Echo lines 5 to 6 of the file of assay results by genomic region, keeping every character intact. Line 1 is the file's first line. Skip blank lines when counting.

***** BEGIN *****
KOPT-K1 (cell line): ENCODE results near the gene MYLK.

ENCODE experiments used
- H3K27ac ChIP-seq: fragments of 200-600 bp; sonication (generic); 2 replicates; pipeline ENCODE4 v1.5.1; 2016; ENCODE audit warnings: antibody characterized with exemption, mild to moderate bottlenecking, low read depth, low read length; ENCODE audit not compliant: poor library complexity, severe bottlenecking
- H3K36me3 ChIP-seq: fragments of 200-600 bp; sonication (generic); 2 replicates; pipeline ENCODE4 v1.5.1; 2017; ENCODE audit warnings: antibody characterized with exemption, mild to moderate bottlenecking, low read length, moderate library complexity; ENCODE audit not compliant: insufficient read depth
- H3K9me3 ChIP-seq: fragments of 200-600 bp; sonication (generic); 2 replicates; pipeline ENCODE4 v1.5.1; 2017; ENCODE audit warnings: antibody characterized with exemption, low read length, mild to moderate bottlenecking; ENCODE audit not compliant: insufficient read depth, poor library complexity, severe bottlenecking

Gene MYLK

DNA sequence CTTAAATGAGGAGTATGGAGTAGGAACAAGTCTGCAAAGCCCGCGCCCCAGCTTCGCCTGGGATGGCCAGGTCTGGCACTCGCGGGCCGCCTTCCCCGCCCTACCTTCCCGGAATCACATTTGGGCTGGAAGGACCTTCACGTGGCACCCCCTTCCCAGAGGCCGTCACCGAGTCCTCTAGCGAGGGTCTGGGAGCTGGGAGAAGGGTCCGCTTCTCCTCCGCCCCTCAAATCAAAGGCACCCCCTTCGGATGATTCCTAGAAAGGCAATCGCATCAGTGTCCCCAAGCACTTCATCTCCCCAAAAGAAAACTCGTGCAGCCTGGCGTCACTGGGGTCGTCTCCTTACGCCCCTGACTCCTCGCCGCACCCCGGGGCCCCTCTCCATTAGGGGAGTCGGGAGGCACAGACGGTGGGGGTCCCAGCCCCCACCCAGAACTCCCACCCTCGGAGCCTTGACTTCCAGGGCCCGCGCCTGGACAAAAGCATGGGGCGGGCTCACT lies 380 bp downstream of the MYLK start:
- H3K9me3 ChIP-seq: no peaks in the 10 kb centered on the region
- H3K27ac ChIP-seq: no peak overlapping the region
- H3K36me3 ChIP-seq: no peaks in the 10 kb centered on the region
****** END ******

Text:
- H3K9me3 ChIP-seq: fragments of 200-600 bp; sonication (generic); 2 replicates; pipeline ENCODE4 v1.5.1; 2017; ENCODE audit warnings: antibody characterized with exemption, low read length, mild to moderate bottlenecking; ENCODE audit not compliant: insufficient read depth, poor library complexity, severe bottlenecking

Gene MYLK